Combining a PI3K inhibitor with a PARP inhibitor may be an effective therapy for triple-negative breast cancer, researchers have determined.

Because triple-negative breast cancers do not express three common targets of breast cancer treatments, including the estrogen receptor, progesterone receptor, and HER2/neu, treatment options are limited to chemotherapeutic regimens that have considerable toxicity and are not curative, explain the investigators in Cancer Discovery (2012;2[11]:1048-1063). In early-phase clinical studies, women with triple-negative breast cancer and BRCA1 gene mutations exhibited some clinical benefit from treatments with poly (ADP-ribose) polymerase (PARP) inhibitors, but the activity of these drugs is short-lived.

In the current study, the investigators sought to increase the sensitivity of triple-negative breast cancers to PARP inhibitors by blocking phosphoinositide 3-kinase (PI3-kinase). PI3-kinase is a key component of a signaling pathway frequently activated inappropriately in triple-negative breast cancer. Working with mice, the researchers found that blocking PI3-kinase function in a BRCA-proficient triple-negative breast cancer cell line would result in DNA damage, and PARP would be activated to repair the damage. Cells then became sensitive to PARP inhibition.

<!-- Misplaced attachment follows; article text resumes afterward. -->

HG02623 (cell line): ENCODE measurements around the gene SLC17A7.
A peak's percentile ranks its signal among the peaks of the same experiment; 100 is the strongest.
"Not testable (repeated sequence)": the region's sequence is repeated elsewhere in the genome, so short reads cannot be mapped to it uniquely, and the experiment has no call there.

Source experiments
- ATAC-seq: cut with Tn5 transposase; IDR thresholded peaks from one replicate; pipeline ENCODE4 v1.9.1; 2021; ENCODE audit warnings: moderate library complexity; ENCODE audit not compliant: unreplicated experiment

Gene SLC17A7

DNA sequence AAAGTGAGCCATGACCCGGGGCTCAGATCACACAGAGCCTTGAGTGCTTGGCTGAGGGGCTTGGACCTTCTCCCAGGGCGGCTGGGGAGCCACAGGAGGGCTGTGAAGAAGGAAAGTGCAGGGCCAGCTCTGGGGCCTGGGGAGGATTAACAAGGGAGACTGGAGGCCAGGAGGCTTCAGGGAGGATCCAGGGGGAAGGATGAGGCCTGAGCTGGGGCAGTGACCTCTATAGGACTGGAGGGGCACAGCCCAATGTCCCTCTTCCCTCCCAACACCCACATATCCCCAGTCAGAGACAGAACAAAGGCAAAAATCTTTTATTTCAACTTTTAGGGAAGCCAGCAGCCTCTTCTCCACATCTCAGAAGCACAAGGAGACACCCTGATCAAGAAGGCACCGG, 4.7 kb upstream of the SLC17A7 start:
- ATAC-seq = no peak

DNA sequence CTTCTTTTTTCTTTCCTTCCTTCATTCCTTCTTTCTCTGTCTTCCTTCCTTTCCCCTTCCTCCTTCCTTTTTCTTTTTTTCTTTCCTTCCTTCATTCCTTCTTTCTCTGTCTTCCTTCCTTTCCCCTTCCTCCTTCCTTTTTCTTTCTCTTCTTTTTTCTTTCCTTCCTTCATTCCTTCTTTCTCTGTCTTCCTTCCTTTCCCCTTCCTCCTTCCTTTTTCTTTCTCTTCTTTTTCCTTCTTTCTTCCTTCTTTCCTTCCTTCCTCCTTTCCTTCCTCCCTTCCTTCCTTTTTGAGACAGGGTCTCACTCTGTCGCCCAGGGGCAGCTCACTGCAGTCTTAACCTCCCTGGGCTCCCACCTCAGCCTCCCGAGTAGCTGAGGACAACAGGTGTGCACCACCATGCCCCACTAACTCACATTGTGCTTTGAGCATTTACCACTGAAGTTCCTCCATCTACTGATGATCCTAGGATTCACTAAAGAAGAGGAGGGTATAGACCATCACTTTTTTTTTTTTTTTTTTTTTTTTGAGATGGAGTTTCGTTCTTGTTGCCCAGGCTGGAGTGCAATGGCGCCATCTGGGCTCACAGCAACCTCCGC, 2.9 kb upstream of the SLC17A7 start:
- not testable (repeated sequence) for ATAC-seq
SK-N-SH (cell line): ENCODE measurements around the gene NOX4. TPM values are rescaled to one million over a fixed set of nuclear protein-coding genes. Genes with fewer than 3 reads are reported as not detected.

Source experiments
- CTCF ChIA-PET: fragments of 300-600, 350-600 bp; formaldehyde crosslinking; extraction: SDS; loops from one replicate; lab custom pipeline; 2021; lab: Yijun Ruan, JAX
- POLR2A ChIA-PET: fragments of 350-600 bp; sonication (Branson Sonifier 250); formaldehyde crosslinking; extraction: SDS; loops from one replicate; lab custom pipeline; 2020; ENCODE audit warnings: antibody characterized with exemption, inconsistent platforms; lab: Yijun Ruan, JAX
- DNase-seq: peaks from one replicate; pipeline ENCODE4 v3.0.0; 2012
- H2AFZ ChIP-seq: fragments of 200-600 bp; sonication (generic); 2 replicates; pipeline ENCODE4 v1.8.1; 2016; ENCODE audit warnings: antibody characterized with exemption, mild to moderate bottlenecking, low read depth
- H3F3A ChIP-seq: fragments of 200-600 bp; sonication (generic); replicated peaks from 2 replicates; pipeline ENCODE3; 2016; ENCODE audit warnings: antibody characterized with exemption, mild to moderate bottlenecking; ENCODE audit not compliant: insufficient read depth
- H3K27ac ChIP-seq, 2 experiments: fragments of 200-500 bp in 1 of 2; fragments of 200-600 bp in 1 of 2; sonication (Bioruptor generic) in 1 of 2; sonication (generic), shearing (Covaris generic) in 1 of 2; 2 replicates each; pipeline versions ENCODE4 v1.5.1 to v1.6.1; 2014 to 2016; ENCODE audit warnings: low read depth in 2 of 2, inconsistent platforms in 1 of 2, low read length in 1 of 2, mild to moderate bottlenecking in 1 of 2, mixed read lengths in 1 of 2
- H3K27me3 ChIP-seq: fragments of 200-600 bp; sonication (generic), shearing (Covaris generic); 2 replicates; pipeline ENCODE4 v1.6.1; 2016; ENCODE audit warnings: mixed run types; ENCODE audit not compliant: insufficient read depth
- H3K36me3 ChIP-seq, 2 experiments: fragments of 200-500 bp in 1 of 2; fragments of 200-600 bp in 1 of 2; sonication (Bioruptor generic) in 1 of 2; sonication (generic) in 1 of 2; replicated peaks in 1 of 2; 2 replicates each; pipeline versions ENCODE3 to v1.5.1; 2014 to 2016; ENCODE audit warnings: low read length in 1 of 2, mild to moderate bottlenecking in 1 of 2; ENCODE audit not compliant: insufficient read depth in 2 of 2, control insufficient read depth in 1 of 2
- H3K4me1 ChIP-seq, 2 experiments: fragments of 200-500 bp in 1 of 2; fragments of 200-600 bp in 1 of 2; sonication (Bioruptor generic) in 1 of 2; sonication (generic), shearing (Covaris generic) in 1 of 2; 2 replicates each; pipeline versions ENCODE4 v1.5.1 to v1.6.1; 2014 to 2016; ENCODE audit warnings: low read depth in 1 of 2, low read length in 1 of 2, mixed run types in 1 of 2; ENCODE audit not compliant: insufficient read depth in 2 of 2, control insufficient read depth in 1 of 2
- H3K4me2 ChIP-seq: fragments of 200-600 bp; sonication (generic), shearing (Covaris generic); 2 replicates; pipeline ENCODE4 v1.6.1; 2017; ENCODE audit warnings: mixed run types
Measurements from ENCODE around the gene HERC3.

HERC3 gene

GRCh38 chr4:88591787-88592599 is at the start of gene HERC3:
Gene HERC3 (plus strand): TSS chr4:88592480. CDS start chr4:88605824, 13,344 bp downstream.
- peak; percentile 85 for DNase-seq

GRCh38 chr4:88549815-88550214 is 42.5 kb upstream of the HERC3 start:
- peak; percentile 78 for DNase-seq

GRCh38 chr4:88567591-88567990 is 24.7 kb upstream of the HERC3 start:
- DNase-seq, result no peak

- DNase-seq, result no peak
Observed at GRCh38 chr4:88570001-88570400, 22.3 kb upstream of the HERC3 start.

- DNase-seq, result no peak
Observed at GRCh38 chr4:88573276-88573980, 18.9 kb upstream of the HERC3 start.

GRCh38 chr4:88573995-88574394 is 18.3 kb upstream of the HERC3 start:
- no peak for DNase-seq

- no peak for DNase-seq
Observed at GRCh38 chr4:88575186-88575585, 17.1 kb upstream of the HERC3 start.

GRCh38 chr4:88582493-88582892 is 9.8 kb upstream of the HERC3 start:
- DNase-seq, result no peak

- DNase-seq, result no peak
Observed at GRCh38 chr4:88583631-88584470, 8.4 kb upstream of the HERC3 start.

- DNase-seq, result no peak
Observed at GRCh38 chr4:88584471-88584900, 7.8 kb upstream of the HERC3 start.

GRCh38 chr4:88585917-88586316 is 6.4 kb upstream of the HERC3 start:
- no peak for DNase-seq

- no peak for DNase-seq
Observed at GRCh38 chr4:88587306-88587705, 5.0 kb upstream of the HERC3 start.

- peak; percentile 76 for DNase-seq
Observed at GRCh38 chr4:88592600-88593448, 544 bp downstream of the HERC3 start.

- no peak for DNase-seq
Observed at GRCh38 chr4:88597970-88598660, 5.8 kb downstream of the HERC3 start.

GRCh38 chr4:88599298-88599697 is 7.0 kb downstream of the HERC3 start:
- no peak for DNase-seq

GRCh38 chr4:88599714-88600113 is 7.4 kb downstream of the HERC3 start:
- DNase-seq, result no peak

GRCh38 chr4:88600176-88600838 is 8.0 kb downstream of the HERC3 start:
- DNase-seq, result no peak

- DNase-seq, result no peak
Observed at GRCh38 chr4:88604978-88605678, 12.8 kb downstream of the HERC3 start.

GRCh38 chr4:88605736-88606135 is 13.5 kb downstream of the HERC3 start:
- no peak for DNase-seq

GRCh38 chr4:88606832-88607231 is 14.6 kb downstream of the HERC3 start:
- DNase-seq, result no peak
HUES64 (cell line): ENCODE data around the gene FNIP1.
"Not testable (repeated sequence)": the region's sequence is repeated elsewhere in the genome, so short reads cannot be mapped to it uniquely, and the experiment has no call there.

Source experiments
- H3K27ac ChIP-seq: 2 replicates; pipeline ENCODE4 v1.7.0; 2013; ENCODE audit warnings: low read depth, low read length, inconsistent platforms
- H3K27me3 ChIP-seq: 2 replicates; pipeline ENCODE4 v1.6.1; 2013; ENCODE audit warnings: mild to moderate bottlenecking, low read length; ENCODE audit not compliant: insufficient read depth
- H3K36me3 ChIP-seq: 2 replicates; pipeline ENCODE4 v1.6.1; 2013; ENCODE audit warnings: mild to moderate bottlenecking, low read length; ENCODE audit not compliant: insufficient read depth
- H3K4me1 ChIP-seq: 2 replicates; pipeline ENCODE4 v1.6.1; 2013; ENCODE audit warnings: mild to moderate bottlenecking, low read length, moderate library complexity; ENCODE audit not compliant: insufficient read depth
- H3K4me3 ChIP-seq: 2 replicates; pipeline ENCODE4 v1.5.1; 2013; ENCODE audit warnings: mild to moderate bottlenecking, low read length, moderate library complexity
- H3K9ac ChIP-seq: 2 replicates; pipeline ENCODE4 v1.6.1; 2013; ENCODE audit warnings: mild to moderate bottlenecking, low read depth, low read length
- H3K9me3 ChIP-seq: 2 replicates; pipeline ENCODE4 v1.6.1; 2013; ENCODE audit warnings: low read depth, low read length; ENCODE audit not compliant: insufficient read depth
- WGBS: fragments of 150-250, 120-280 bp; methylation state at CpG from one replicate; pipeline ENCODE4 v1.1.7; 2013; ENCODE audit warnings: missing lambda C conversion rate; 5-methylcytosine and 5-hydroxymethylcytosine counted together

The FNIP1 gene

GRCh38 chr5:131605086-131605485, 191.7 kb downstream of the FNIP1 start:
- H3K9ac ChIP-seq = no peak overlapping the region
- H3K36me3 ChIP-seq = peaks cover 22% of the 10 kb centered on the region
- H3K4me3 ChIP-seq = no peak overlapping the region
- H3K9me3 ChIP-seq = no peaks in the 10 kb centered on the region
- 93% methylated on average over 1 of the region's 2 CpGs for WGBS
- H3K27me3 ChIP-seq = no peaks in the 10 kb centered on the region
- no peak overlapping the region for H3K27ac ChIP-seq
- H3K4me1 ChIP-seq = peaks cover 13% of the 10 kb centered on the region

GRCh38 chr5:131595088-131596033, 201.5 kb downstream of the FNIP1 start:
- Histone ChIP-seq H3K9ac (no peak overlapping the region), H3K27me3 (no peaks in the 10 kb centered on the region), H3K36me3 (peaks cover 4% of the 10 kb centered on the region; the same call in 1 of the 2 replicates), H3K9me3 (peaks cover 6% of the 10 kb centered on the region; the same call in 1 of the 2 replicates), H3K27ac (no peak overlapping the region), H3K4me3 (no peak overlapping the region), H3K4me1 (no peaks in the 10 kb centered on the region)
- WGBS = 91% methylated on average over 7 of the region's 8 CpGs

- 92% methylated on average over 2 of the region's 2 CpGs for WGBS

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The team’s report also describes a second project, in which the investigators observed that mice with a BRCA1–deficient breast cancer had molecular indicators of strong activation of the P13-kinase pathway. This suggested that the tumors might be vulnerable to P13-kinase inhibitors. When the mice were given these drugs, tumor doubling was delayed from 5 days to 26 days. Adding a PARP inhibitor to the mix delayed tumor doubling to more than 70 days.